Russia steps up assault on eastern Ukraine

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Russia has stepped up its assaults on eastern and southern Ukraine and President Vladimir Putin has threatened "lightning-fast" retaliation against any Western countries that intervene on Ukraine's behalf.

More than two months into an invasion that has flattened cities but failed to capture the capital Kyiv, Russia has mounted a push to seize two eastern provinces in a battle the West views as a decisive turning point in the war.

"The enemy is increasing the pace of the offensive operation. The Russian occupiers are exerting intense fire in almost all directions," Ukraine's military command said of the situation on the main front in the east on Thursday.

Although Russian forces were pushed out of northern Ukraine last month, they are heavily entrenched in the east and also still hold a swathe of the south that they seized in March.

Ukraine said there were strong explosions overnight in the southern city of Kherson, the only regional capital Russia has captured since the invasion. Russian troops there used tear gas and stun grenades on Wednesday to suppress pro-Ukrainian demonstrations, and were now shelling the entire surrounding region and attacking towards Mykolaiv and Kryvyi Rih, President Vladimir Zelenskiy's southern home city, Ukraine said.

Kyiv accuses Moscow of planning to stage a fake independence referendum in the occupied south. Russian state media quoted an official from a self-styled pro-Russian "military-civilian commission" in Kherson as on Thursday saying the area would start using Russia's rouble currency from May 1.

Western countries have ramped up weapons deliveries to Ukraine in recent days as the fighting in the east has intensified. More than 40 countries met this week at a US air base in Germany and pledged to send heavy arms such as artillery for what is expected to be a vast battle of opposing armies along a heavily fortified front line.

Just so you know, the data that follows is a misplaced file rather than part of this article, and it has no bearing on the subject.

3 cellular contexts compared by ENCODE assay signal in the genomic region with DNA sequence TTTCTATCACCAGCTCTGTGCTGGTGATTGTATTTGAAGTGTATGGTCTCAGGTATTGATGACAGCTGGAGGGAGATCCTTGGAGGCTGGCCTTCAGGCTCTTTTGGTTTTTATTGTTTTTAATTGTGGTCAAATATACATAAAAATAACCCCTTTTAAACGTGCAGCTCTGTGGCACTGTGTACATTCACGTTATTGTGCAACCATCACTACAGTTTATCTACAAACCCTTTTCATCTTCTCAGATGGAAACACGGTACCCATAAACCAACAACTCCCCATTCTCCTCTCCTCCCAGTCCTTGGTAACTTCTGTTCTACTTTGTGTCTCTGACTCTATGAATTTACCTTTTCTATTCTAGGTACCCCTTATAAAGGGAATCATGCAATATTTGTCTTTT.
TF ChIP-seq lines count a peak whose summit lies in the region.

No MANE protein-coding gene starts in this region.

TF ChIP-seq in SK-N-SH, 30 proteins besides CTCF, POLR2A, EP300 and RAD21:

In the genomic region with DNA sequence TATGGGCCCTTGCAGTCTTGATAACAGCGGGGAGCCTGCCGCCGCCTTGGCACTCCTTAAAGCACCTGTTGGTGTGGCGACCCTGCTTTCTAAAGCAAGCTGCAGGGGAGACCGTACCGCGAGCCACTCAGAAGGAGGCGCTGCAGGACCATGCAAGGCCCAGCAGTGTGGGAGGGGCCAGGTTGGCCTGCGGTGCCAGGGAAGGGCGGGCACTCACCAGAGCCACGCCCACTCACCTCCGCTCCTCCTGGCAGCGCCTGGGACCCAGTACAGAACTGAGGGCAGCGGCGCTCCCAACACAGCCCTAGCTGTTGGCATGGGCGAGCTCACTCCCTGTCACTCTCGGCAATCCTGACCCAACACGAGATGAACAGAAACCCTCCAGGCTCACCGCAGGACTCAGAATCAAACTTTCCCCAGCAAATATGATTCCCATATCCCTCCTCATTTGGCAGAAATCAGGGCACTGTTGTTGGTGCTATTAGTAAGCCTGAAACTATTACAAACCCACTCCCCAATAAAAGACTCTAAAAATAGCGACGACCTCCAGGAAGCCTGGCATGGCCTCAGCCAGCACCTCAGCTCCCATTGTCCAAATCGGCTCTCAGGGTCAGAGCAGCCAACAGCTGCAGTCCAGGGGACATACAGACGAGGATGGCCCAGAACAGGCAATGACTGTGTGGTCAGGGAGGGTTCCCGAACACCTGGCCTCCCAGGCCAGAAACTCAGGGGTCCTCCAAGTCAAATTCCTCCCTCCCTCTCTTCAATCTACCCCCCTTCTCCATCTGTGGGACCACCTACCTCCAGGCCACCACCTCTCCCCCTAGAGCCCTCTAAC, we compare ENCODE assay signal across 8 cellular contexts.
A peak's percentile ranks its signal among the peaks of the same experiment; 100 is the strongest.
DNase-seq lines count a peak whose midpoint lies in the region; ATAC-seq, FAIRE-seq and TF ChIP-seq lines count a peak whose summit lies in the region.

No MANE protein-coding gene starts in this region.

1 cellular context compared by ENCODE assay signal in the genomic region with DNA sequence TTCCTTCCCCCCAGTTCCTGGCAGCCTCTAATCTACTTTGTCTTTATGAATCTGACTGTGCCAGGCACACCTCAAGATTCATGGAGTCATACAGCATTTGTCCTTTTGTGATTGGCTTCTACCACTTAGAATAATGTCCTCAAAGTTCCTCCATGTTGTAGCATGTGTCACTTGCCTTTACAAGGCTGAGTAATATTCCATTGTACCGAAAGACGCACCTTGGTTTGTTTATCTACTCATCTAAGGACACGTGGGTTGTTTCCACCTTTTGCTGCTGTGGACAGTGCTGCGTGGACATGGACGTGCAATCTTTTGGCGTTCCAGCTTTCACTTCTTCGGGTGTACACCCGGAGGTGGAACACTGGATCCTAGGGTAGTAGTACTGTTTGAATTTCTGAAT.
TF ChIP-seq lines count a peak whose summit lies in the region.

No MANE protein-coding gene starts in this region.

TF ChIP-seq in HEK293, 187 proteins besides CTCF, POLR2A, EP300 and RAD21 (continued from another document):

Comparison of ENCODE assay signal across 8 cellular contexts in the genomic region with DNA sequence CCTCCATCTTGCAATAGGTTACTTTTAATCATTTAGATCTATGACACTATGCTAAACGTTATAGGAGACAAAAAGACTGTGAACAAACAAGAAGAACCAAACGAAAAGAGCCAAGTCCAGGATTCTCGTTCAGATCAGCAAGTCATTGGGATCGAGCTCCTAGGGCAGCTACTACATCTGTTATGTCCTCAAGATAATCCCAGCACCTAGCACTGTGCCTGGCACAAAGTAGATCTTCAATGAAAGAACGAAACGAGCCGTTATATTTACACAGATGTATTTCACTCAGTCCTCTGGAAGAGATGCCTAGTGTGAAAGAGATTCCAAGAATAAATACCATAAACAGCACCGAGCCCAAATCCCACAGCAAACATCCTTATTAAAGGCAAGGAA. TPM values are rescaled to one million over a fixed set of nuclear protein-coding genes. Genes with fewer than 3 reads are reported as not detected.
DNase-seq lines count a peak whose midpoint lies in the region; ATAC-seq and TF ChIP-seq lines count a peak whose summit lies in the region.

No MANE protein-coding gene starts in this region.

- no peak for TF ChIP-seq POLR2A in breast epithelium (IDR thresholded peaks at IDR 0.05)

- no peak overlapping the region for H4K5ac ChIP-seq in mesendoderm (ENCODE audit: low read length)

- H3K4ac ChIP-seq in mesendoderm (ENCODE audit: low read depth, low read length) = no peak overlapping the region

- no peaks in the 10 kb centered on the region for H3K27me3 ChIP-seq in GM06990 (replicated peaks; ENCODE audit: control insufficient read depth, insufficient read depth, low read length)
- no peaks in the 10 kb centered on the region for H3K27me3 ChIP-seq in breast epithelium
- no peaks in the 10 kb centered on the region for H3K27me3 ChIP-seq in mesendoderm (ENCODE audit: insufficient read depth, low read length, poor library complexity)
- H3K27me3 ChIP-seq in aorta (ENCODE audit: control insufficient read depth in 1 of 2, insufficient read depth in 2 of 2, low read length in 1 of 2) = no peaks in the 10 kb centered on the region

Washington says it hopes Ukrainian forces can not only repel Russia's assault on the east, but weaken its military so that it can no longer threaten neighbours. Russia says that amounts to NATO waging "proxy war" against it.

Thousands of people have been killed and more than five million refugees have fled abroad since Russia launched its "special military operation" in Ukraine on February 24. Moscow says its aim is to disarm its neighbour and defeat nationalists there. The West calls that a bogus pretext for a war of aggression.

US President Joe Biden is expected to deliver remarks on Thursday in support of Ukrainians, the White House said.

While Russia presses its military assault in eastern and southern Ukraine, its economic battle with the West threatens gas supplies to Europe and is battering the Russian economy.

On Wednesday, Moscow halted gas deliveries to Poland and Bulgaria for refusing to pay for supplies in roubles, its first big retaliatory strike against sanctions. The president of the European Commission called the move "blackmail".

"The sooner everyone in Europe recognises that they cannot depend on Russia for trade, the sooner it will be possible to guarantee stability in European markets," Zelenskiy said in an overnight address.

Germany, the biggest buyer of Russian energy, hopes to stop importing Russian oil within days, but untangling Europe from Russian gas would be far more disruptive. Berlin said a Russian energy embargo or blockade would tip Europe's largest economy into recession.

Concern has also increased over the prospect of the conflict widening to neighbouring Moldova, where pro-Russian separatists have blamed Ukraine for reported attacks this week in their region, occupied since the 1990s by Russian troops. Kyiv and Moldova's pro-Western government call the incidents there provocations.

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